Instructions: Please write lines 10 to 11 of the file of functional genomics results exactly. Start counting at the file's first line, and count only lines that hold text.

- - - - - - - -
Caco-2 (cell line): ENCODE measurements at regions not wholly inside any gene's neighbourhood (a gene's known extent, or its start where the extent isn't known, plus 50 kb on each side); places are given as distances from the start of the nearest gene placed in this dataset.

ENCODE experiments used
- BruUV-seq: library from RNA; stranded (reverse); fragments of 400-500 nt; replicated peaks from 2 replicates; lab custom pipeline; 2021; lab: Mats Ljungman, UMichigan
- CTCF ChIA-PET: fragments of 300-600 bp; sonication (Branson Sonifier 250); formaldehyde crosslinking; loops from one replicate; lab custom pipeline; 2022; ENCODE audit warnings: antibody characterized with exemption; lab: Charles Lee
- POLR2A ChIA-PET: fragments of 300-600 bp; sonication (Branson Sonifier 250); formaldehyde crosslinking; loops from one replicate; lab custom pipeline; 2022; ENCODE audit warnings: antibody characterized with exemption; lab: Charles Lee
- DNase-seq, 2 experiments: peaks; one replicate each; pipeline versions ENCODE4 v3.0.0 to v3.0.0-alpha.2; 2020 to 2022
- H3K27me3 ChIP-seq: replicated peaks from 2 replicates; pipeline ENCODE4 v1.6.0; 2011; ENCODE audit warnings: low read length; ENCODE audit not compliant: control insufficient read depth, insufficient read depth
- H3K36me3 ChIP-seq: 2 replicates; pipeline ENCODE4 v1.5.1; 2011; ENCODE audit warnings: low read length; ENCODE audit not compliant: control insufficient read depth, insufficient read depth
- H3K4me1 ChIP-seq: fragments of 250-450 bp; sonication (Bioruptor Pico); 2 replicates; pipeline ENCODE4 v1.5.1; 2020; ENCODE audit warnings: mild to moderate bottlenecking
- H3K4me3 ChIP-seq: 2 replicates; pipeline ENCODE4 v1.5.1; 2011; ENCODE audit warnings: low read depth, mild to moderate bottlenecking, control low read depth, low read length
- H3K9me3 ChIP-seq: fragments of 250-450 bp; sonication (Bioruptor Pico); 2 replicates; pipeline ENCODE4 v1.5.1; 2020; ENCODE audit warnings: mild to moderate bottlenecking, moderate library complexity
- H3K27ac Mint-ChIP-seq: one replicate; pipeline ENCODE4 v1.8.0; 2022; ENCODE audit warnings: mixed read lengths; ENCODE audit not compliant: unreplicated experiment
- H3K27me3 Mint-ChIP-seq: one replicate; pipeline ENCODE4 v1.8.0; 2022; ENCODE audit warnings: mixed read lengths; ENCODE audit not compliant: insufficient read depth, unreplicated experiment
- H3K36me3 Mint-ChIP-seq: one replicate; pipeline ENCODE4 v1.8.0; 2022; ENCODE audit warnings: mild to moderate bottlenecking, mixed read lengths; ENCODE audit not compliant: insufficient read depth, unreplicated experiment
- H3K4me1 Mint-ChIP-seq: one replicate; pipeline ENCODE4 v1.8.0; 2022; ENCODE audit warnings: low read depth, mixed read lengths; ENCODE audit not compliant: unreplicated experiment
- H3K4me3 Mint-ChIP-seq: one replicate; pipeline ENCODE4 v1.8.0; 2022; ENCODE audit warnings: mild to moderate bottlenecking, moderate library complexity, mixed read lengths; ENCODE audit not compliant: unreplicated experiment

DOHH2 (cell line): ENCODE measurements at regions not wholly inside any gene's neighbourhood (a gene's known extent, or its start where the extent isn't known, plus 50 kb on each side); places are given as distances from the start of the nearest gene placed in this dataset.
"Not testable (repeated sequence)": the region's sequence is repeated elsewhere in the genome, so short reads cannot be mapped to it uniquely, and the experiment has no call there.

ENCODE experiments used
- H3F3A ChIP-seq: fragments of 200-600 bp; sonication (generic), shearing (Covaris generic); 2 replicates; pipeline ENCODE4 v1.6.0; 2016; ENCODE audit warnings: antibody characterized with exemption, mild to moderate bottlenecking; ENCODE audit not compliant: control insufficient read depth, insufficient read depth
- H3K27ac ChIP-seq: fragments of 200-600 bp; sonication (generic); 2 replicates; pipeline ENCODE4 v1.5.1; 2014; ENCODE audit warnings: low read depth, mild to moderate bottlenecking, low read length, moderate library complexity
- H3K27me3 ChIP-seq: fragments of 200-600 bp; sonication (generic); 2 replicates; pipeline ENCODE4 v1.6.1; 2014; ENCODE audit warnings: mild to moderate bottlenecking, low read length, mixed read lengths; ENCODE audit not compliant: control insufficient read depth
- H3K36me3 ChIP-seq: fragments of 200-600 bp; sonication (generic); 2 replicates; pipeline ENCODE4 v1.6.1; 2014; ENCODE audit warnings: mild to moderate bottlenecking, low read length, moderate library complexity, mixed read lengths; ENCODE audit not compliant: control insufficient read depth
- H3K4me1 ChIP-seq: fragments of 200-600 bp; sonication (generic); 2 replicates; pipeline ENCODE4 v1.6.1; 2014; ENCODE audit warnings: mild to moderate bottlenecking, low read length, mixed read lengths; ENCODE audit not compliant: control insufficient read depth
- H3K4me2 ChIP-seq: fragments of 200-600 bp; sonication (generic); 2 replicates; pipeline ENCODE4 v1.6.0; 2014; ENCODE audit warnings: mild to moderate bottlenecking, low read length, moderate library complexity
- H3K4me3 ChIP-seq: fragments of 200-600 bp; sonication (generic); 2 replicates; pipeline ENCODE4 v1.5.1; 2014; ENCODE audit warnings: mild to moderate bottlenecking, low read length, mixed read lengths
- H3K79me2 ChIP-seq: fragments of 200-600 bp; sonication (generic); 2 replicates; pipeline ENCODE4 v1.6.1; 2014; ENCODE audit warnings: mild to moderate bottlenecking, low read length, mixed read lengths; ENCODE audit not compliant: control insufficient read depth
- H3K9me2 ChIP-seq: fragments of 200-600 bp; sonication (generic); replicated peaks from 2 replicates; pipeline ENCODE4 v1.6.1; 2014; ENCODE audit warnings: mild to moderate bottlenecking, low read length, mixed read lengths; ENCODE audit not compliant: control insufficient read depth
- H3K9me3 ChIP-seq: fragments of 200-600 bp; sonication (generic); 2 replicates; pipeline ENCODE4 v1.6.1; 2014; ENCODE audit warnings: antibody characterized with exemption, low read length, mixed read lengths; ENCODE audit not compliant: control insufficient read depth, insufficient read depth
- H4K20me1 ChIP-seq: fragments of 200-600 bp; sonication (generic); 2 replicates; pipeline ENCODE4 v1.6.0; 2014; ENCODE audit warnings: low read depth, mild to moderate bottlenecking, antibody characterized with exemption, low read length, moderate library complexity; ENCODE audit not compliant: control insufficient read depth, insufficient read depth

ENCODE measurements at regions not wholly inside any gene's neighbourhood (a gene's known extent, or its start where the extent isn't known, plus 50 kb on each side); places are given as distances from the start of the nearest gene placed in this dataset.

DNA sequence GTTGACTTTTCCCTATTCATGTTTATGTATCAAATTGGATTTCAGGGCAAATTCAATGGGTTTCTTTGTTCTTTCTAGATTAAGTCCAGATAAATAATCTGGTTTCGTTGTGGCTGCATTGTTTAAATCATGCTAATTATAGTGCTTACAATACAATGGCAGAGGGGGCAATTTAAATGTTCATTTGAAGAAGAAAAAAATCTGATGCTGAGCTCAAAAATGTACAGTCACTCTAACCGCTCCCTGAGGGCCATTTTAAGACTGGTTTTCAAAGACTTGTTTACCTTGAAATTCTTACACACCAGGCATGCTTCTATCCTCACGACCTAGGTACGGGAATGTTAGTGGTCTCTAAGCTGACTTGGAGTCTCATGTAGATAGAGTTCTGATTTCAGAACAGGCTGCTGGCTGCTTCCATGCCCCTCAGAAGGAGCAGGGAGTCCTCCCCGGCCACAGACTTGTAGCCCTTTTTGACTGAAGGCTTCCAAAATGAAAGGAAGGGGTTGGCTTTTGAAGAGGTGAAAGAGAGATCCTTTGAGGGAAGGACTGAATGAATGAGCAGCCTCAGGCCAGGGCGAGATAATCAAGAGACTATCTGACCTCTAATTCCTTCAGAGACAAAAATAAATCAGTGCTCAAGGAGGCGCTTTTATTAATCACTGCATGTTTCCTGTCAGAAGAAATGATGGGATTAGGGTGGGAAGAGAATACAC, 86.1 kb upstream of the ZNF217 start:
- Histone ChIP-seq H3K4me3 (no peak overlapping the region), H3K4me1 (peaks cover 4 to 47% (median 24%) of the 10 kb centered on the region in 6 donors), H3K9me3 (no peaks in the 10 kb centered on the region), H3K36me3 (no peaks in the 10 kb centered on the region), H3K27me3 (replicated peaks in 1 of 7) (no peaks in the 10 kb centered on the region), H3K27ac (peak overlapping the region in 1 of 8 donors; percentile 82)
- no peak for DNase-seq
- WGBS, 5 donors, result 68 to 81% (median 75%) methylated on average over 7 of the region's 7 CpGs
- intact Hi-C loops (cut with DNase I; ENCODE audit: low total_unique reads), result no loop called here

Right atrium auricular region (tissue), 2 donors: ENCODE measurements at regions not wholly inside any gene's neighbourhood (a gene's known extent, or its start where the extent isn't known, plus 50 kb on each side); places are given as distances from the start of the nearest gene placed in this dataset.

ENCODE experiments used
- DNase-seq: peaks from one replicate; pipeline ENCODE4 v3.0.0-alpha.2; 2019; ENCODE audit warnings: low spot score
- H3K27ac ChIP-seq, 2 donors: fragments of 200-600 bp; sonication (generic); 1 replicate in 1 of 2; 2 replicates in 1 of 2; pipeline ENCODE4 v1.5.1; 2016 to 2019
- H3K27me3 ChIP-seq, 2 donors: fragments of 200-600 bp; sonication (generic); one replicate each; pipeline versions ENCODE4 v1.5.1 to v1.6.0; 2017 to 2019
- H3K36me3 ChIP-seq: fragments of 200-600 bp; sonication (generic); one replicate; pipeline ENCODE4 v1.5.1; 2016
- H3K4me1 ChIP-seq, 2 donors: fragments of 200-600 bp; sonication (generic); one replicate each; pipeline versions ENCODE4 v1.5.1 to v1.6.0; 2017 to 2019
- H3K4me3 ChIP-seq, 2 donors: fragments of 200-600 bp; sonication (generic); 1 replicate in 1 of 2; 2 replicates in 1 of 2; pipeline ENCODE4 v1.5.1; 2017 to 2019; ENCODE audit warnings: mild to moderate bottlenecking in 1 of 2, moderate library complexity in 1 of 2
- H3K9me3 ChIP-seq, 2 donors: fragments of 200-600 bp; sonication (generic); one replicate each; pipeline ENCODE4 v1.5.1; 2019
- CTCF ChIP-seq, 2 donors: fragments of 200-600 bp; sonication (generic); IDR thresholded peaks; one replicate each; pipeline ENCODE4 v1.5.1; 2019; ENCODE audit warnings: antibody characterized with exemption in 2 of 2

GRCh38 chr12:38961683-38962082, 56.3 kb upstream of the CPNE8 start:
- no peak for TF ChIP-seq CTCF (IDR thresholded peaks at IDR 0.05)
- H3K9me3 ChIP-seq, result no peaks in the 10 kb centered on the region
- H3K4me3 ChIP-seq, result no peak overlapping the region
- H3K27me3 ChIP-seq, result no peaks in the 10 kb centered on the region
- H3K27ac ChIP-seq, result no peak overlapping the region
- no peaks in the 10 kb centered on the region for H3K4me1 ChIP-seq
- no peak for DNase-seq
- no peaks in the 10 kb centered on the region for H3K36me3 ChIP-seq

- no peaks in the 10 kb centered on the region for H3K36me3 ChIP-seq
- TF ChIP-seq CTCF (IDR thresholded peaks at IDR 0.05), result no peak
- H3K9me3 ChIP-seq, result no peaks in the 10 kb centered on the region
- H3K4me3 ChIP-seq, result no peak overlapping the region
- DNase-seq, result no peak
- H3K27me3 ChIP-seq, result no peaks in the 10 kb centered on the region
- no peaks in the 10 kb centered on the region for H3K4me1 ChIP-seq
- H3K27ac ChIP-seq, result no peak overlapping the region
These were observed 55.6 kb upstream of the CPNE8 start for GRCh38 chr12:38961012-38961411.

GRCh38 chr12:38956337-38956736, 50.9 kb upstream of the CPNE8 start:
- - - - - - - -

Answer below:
- H3K4me3 ChIP-seq: 2 replicates; pipeline ENCODE4 v1.5.1; 2011; ENCODE audit warnings: low read depth, mild to moderate bottlenecking, control low read depth, low read length
- H3K9me3 ChIP-seq: fragments of 250-450 bp; sonication (Bioruptor Pico); 2 replicates; pipeline ENCODE4 v1.5.1; 2020; ENCODE audit warnings: mild to moderate bottlenecking, moderate library complexity